Lured by the lake's glistening smile;
You in whom a sick rose blossomed
But who spoke poems in a dying whisper'
Farewell! You did well in your brief passage.
To others I bid farewell daily.
You love, who gave up love,
Pressed between pages of a book
like a dehydrated flower.
You swan, who gave up loving
to grow fat among kitchen dishes;
To you I say farewell daily.
You who turned your back on clamorous candles
to walk down a long boulevard of silence.
You who gave up your attics for apartments,
who kept your jobs, who stayed out of trouble,
farewell, farewell! each day of my existence --- Pillim
|It is never a mistake to say
good-bye. --- Bokonon
|3. FOR CASSANDRA
The madman shouted in the market place. No one stopped to answer
him. Thus it was confirmed that his thesis was incontrovertible. ---
Honor to those whoever in their lives
Have set the bounds and guard Thermopylae.
Never moving from the line of duty;
Righteous and fair in all their actions
With sympathy as well and with compassion;
If they are rich, generous, and if again
They are poor, generous in little things,
Still helping others as much as they can;
Always speaking the truth,
Yet without bitterness against the liars.
And again greater honor becomes them
When they foresee (and many do foresee)
That Ephialtes will be there in the end,
And the Medes at last, they will get through. --- Cavafy
|We were trying to be decent chaps,
and found it jolly difficult; we oscillated between the desire of
virtue and the fear of ridicule; we wished to save ourselves from the
pain of remorse, but did not want to be made the contemptible dupes of
our sentiment. --- Joseph Conrad
|Do not break an alliance with a
friend; your heart will grieve if you lose the friend in whom you can
A man must be moderately wise, never too wise. The man whose mind
is most free of care does not know his fate in advance.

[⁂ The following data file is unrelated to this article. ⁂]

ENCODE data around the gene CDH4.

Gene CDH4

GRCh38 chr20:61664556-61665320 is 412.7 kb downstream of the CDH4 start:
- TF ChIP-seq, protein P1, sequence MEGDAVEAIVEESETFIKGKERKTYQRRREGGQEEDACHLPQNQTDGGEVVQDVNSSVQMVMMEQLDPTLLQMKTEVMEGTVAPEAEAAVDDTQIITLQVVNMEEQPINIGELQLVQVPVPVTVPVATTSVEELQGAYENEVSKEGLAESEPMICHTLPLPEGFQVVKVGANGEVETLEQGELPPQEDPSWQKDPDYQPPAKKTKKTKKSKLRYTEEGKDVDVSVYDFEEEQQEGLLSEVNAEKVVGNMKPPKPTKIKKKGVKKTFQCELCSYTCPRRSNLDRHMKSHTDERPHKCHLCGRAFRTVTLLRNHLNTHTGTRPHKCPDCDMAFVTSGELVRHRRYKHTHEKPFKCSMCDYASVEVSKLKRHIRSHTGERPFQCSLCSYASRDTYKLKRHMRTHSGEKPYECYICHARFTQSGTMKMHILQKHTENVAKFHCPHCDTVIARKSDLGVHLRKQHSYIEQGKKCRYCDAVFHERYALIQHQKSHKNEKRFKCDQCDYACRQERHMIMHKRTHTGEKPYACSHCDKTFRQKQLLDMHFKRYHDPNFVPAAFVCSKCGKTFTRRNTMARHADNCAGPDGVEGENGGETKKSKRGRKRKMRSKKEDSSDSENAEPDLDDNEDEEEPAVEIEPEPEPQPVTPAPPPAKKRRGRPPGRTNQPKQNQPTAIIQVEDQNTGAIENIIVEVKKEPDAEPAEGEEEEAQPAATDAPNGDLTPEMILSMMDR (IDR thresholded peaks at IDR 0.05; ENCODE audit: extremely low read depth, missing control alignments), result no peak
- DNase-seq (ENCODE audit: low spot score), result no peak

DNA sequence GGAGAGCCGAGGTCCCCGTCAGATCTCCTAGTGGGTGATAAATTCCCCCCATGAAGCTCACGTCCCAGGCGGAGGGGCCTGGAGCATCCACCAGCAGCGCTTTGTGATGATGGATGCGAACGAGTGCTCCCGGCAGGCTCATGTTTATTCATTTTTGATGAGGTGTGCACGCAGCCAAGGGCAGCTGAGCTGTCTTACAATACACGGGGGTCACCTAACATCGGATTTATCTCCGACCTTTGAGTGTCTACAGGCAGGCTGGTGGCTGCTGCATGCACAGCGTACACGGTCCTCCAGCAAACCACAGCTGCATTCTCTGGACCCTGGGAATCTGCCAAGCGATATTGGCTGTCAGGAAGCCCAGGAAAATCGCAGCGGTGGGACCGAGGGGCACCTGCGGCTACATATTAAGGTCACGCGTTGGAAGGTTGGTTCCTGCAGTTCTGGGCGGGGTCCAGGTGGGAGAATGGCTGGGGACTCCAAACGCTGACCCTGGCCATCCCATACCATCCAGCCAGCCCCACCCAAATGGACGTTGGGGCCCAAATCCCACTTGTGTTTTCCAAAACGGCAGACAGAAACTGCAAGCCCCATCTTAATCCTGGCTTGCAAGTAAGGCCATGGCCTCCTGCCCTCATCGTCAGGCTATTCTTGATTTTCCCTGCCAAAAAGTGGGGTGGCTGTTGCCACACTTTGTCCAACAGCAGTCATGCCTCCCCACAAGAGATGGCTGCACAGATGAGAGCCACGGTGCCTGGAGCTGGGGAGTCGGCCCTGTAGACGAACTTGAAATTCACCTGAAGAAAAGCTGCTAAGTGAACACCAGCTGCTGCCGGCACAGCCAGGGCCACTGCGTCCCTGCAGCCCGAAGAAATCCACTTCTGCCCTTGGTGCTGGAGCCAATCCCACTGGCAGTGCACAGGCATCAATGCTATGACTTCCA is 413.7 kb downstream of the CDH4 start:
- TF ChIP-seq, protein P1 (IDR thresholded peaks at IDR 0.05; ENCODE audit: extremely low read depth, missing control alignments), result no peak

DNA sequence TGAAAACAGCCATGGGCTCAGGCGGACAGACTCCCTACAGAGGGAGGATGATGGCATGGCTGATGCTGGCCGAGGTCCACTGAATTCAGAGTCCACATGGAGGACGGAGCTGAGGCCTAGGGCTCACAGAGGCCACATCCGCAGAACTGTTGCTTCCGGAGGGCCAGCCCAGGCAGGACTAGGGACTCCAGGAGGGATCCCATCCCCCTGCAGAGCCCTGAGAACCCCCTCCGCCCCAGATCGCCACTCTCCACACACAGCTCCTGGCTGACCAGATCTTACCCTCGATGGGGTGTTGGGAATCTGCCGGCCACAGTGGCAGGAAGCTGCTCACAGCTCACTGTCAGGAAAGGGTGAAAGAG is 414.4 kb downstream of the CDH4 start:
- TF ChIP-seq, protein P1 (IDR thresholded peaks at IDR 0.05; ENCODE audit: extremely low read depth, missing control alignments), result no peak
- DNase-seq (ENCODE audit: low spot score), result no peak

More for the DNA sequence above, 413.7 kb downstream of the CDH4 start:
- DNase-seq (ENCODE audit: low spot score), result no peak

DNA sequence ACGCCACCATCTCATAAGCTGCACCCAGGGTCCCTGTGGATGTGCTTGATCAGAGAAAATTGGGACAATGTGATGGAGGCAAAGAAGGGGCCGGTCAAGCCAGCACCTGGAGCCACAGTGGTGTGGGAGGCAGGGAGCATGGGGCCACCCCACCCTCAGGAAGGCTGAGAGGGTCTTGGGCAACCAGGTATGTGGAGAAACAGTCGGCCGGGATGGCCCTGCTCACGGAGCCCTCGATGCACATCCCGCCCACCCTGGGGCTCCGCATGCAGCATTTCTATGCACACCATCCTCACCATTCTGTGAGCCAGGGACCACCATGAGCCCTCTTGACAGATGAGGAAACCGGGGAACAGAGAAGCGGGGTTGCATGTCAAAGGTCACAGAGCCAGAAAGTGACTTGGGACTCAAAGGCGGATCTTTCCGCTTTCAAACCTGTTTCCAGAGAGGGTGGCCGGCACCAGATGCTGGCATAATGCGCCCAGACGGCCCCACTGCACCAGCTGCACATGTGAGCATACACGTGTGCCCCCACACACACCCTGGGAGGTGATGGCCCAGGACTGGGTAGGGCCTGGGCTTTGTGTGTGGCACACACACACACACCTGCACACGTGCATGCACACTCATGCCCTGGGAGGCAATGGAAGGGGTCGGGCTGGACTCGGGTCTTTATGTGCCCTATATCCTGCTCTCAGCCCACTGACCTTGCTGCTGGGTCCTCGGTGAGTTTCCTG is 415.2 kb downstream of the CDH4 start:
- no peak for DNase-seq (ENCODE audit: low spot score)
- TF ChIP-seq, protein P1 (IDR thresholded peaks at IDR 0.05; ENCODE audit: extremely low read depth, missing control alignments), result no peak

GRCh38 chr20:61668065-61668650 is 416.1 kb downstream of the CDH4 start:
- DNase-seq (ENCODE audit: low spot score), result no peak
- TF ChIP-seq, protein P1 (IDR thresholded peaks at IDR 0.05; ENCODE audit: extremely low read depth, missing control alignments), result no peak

No man is so good as to be free from all evil; nor so bad as to be
A coward thinks he will live forever if he avoids his enemies, but
old age no man escapes even if he survives the spears. --- the
|You and me, Cassandra . . . you and
me. --- Chuck Jorgensen
Nor is it a new thing for man to invent an existence that he
imagines to be above the rest of life; this has been his most
consistent intellectual exertion down the millennia. As illusion, it
has never worked out to his satisfaction in the past, any more than it
does today. ---- Lewis Thomas. The Lives of the Cell.
SHINE, PERISHING REPUBLIC
While this America settles in the mould of its vulgarity,
heavily thickening to empire,
And protest, only a bubble in the molten mass, pops
and sighs out, and the mass hardens,
I sadly smiling remember that the flower fades to make
fruit, the fruit rots to make earth,
Out of the mother; and through the spring exultances,
You making haste haste on decay; not blameworthy; life
is good, be it stubbornly long or suddenly
A mortal splendor; meteors are not needed less than
mountains; shine, perishing republic.
But for my children, I would have them keep their distance
Never has been compulsory, when the cities lie at the
And boys, be in nothing so moderate as in love of man,
a clever servant, insufferable master.
There is a trap that catches noblest spirits, that caught
--they say--God, when he walked the earth
----- Robinson Jeffers. Selected Poems.
|The tree that bears the most fruit
is the one under which a man is buried. -- Jose Marti
|One good thing about those humans,
their bodies were re-cyclable. -- e.e.lynlar